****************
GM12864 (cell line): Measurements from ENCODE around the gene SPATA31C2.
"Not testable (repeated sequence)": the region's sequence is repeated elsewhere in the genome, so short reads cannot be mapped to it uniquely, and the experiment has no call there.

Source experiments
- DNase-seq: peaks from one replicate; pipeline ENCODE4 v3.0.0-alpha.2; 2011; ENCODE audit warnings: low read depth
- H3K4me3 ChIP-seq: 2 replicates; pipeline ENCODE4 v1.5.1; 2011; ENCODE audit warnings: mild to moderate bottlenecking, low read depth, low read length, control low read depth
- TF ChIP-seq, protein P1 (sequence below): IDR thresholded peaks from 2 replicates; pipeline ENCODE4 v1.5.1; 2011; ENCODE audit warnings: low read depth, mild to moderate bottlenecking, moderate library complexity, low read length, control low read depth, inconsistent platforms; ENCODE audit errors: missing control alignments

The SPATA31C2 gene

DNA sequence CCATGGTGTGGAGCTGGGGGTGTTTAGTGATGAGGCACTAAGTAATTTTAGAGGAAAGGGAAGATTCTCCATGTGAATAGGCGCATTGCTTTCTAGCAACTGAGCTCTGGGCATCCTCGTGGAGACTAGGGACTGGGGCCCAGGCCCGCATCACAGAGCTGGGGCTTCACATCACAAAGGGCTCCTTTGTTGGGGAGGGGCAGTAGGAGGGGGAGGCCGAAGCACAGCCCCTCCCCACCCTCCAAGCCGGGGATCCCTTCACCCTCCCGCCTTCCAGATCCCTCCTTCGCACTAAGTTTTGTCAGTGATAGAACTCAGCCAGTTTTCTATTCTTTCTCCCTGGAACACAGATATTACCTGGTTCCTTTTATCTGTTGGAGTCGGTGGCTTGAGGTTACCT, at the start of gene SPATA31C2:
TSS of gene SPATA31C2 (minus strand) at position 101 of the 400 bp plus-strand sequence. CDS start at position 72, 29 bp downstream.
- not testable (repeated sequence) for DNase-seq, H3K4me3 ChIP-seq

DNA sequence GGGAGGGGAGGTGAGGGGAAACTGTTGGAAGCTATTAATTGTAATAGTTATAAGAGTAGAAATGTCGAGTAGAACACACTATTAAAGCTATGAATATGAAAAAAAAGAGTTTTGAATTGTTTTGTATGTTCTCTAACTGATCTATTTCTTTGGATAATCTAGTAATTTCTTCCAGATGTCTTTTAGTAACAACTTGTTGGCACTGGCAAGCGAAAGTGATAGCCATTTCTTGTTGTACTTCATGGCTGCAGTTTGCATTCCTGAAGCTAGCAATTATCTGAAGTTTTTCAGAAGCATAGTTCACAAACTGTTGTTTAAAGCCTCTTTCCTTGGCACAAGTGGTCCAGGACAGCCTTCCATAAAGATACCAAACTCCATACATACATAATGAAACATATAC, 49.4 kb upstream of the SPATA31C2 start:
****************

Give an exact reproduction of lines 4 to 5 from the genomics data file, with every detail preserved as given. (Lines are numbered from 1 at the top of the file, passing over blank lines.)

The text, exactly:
- DNase-seq: peaks from one replicate; pipeline ENCODE4 v3.0.0-alpha.2; 2011; ENCODE audit warnings: low read depth
- H3K4me3 ChIP-seq: 2 replicates; pipeline ENCODE4 v1.5.1; 2011; ENCODE audit warnings: mild to moderate bottlenecking, low read depth, low read length, control low read depth